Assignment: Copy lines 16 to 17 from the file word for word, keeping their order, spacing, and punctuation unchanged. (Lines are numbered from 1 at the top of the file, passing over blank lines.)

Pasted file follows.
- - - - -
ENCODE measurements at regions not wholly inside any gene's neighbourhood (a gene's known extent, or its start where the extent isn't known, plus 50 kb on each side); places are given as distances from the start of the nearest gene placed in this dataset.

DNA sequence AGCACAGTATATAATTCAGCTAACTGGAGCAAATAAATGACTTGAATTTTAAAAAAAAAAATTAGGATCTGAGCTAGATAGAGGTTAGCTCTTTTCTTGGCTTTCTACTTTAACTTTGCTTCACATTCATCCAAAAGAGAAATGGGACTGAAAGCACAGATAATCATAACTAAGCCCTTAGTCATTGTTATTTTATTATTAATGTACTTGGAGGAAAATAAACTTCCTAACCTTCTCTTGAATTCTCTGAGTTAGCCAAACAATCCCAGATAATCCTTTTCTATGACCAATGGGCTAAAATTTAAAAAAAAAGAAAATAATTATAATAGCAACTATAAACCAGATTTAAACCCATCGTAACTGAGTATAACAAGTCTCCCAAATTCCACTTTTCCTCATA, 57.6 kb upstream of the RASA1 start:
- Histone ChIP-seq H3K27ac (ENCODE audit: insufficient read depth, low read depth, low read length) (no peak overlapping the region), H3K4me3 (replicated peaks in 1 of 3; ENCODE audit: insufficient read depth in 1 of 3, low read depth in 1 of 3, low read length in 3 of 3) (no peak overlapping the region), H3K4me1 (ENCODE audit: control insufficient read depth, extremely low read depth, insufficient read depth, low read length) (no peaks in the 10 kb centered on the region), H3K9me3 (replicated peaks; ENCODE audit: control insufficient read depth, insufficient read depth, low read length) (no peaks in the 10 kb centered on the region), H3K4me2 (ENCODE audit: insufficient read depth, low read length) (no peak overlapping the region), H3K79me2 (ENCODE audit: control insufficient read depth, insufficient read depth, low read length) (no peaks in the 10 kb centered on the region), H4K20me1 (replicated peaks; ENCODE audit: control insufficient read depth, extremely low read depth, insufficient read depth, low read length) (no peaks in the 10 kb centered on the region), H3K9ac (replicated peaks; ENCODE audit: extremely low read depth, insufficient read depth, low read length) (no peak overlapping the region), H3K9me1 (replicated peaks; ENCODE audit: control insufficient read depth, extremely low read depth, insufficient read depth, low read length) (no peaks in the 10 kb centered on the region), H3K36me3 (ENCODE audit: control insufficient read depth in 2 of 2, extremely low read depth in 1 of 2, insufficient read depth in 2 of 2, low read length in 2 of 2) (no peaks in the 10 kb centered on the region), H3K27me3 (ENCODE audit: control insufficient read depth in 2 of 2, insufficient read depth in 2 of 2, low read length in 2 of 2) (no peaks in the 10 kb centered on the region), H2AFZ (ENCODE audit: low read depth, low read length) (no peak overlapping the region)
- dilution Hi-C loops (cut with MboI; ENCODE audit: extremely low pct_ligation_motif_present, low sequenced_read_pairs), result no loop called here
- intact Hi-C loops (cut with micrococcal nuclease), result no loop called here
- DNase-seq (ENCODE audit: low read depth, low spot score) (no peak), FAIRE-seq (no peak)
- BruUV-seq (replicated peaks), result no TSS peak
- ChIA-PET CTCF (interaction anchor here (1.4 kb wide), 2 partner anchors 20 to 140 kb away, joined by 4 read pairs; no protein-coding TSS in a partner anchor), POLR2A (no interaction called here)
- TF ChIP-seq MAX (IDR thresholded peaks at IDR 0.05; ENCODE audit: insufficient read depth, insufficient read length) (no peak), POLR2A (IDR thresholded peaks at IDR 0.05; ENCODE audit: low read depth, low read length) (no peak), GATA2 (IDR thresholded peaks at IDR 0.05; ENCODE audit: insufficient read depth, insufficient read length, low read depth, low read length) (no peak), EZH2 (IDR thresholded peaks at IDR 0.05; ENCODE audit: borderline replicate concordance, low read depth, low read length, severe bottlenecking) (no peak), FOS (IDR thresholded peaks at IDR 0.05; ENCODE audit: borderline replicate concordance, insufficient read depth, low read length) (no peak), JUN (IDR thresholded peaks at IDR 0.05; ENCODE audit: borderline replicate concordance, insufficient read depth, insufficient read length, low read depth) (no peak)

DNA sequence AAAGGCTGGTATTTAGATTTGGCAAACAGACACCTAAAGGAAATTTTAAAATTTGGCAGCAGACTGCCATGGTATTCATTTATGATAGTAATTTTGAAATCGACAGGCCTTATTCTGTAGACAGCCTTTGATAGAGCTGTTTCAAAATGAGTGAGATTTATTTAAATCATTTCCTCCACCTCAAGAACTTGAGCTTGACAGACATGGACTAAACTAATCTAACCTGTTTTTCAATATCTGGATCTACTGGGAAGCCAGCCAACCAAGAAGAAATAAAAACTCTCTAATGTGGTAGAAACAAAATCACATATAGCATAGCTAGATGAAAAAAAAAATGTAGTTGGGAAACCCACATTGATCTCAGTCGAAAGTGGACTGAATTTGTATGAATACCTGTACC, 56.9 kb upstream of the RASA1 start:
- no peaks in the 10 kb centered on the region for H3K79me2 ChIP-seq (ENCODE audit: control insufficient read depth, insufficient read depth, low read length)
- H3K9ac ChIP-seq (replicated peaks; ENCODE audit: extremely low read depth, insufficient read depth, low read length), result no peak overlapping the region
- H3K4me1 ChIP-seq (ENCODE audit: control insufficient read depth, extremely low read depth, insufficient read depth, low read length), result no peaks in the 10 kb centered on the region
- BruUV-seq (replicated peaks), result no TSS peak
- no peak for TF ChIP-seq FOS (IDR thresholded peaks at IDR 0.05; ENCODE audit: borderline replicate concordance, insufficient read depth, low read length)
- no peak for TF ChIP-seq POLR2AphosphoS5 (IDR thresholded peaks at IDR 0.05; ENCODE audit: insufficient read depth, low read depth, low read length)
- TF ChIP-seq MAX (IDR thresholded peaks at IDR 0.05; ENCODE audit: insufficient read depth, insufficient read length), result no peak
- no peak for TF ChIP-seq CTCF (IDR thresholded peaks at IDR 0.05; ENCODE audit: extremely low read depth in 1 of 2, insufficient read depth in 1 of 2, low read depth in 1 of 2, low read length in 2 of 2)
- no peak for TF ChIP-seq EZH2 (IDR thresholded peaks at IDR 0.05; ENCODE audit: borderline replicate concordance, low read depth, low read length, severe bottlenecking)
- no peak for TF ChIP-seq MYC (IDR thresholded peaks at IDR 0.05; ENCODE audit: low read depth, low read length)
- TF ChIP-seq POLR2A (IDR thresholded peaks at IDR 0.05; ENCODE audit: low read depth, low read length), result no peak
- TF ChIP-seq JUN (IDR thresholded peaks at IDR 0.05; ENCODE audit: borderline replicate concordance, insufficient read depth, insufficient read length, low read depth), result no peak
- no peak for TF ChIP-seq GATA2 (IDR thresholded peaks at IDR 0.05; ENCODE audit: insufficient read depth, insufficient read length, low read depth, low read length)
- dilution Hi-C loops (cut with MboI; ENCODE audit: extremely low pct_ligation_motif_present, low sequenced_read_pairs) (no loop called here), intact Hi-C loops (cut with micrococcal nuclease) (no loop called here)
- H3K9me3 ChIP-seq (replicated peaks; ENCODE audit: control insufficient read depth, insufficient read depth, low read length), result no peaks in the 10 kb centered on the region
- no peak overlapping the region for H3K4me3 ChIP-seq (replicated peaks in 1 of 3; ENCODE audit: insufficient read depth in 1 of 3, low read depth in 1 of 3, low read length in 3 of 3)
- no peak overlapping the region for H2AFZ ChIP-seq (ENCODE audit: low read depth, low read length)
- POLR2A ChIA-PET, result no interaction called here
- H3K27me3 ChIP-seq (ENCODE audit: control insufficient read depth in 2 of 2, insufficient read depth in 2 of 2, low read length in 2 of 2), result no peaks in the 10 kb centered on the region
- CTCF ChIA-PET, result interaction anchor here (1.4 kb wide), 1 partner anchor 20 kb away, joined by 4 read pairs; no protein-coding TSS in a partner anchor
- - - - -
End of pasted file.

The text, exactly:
- no peak for TF ChIP-seq POLR2AphosphoS5 (IDR thresholded peaks at IDR 0.05; ENCODE audit: insufficient read depth, low read depth, low read length)
- TF ChIP-seq MAX (IDR thresholded peaks at IDR 0.05; ENCODE audit: insufficient read depth, insufficient read length), result no peak